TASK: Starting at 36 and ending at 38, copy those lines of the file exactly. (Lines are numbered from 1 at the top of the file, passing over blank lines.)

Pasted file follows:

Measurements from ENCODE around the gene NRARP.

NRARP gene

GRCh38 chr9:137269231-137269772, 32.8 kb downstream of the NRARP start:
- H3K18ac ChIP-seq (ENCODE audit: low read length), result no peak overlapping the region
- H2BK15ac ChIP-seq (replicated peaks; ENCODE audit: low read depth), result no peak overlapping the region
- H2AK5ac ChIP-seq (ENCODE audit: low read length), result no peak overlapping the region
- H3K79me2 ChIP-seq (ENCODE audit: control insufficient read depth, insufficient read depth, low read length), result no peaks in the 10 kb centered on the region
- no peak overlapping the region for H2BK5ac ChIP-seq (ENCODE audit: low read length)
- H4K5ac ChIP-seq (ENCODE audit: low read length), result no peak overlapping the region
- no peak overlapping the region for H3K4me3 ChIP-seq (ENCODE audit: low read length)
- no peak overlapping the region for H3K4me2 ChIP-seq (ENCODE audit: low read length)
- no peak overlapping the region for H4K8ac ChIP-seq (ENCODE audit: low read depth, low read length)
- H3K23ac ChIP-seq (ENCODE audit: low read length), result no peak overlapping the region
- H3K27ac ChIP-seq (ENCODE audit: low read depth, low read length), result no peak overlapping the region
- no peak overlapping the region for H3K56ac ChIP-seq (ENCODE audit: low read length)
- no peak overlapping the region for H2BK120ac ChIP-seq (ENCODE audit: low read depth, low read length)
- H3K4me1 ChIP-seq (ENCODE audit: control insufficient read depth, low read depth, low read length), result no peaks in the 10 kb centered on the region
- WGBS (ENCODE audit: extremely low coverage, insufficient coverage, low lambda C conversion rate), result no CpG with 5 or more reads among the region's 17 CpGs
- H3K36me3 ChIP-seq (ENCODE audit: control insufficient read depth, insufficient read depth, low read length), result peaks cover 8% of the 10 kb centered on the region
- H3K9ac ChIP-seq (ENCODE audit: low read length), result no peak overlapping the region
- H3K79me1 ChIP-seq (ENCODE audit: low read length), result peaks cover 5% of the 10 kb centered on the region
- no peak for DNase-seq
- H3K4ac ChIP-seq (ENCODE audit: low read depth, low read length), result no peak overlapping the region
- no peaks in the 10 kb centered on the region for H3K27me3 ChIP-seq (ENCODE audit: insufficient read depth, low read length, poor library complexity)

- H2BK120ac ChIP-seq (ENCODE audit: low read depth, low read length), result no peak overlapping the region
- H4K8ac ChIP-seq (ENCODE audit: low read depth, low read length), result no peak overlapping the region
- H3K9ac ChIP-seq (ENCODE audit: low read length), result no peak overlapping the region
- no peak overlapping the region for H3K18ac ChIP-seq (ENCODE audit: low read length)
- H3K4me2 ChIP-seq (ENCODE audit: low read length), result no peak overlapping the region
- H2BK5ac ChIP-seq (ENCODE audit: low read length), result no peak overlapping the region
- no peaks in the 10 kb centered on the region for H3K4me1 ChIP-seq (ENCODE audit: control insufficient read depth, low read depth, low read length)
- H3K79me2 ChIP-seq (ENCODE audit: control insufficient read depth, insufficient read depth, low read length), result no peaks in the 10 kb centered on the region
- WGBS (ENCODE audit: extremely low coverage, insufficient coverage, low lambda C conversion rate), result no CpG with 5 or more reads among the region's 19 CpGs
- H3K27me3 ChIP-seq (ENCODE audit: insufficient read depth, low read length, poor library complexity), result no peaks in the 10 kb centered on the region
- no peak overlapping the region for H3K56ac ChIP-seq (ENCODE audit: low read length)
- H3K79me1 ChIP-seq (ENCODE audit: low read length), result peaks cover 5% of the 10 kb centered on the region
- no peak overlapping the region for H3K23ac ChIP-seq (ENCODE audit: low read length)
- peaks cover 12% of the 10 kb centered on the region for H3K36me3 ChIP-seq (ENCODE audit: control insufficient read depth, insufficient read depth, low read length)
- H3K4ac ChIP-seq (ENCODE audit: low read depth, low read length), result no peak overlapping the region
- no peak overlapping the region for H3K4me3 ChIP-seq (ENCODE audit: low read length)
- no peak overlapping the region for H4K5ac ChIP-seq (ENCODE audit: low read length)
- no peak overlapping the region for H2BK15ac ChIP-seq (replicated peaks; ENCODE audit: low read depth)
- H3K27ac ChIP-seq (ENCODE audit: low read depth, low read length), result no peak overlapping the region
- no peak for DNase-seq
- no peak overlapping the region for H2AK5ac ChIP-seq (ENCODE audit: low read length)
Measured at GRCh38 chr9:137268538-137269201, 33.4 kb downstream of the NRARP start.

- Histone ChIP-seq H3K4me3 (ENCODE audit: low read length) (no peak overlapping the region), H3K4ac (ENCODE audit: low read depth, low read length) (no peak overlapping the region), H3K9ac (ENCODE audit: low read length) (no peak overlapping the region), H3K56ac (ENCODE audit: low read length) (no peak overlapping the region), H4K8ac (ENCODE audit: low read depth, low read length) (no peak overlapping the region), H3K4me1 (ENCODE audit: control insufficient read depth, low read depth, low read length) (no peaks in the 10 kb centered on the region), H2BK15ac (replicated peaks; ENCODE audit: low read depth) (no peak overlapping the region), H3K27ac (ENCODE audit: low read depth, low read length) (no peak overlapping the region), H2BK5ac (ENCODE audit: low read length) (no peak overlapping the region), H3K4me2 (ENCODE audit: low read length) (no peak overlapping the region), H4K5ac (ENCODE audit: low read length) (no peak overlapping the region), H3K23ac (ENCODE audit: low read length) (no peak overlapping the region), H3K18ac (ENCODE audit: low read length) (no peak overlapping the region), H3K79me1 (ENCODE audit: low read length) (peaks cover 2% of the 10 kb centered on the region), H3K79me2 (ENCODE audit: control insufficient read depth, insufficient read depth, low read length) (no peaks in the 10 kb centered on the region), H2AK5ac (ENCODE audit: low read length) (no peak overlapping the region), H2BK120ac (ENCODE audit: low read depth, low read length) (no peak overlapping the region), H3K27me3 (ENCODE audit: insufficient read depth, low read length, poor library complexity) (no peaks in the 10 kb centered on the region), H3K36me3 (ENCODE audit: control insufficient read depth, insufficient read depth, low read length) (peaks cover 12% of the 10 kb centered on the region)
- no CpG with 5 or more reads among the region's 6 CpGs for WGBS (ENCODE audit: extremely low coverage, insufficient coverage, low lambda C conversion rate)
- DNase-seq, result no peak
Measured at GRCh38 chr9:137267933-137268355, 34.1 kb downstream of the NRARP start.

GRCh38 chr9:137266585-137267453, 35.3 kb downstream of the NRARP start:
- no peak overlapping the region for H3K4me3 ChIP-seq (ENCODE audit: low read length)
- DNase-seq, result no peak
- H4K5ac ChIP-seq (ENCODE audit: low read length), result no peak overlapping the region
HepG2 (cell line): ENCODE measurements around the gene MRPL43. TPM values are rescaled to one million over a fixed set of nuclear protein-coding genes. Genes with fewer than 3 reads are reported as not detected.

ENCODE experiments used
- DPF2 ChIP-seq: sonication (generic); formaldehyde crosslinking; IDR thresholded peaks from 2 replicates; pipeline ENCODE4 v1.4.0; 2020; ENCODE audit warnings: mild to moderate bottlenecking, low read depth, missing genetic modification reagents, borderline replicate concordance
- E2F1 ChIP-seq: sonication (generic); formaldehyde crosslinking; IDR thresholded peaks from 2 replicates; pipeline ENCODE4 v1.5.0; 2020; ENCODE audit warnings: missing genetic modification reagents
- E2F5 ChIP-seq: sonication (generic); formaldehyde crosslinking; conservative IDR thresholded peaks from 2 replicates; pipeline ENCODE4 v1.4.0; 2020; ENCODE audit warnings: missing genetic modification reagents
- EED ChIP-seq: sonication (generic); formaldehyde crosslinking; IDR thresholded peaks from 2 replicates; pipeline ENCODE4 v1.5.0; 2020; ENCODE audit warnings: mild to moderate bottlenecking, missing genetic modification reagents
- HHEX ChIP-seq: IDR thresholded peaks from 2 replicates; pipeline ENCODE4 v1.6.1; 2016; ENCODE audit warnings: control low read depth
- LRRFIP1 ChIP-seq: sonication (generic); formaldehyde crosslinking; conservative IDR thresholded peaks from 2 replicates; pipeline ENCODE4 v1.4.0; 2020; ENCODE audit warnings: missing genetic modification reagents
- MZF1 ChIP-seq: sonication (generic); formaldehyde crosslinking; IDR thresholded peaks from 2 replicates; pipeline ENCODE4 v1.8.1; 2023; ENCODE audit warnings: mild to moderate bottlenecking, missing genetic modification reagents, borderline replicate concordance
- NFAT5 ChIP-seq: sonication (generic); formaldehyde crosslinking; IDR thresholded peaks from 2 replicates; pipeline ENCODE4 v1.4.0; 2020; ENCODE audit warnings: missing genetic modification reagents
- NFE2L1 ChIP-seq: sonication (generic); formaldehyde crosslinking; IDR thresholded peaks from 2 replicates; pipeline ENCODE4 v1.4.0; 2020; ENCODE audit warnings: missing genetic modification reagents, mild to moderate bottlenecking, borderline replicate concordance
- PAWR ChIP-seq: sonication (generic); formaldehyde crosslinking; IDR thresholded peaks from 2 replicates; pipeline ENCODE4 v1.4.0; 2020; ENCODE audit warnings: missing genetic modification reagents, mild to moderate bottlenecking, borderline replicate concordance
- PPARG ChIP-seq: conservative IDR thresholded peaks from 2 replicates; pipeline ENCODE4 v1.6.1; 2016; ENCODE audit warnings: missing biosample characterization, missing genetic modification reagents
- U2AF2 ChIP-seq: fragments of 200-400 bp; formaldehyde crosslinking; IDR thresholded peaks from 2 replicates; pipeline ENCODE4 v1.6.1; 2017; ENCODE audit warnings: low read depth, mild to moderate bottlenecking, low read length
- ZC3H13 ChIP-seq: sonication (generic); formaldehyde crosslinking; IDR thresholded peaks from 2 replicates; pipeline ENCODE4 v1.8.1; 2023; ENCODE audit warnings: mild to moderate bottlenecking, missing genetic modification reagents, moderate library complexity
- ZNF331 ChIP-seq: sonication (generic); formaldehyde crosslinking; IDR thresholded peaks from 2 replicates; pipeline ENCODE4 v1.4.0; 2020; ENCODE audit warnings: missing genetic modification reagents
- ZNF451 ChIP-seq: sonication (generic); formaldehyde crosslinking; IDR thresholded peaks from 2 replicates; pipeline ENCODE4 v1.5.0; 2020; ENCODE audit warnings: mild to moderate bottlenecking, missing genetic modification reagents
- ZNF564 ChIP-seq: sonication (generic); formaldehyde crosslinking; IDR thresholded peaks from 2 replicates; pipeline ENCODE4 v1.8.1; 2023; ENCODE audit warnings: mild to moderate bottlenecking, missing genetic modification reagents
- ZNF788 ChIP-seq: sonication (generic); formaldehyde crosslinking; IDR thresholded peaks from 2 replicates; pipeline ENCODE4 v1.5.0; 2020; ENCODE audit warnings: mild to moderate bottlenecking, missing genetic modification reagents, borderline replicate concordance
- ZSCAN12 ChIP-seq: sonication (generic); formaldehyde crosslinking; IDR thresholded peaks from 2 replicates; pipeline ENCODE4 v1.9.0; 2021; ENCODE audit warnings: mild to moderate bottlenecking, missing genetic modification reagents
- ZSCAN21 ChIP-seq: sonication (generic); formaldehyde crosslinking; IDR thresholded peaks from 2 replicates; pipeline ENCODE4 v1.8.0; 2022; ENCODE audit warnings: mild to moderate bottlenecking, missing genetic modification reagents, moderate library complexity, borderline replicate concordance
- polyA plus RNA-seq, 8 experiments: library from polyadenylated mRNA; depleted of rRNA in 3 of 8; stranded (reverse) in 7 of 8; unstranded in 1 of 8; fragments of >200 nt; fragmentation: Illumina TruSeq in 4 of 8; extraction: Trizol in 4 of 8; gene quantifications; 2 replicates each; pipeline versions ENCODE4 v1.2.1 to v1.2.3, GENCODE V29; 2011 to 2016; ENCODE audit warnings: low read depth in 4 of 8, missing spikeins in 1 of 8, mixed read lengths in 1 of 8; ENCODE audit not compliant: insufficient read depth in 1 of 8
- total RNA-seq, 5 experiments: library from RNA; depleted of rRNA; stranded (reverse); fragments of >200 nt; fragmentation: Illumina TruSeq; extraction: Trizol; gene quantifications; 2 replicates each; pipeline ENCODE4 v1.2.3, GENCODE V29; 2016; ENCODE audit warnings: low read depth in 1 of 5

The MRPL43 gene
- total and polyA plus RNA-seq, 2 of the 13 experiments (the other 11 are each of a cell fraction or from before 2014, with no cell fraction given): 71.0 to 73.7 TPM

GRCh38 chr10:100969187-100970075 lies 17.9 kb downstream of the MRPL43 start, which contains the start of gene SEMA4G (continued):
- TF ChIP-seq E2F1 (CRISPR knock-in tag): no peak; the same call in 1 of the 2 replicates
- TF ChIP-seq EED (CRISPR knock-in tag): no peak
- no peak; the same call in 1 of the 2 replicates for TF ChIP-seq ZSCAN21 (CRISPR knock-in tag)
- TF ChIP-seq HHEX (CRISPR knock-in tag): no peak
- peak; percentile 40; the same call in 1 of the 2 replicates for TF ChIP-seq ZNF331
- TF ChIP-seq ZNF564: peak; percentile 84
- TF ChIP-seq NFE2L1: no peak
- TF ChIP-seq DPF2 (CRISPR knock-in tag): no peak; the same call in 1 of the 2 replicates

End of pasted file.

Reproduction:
- H3K79me1 ChIP-seq (ENCODE audit: low read length), result peaks cover 5% of the 10 kb centered on the region
- no peak overlapping the region for H3K23ac ChIP-seq (ENCODE audit: low read length)
- peaks cover 12% of the 10 kb centered on the region for H3K36me3 ChIP-seq (ENCODE audit: control insufficient read depth, insufficient read depth, low read length)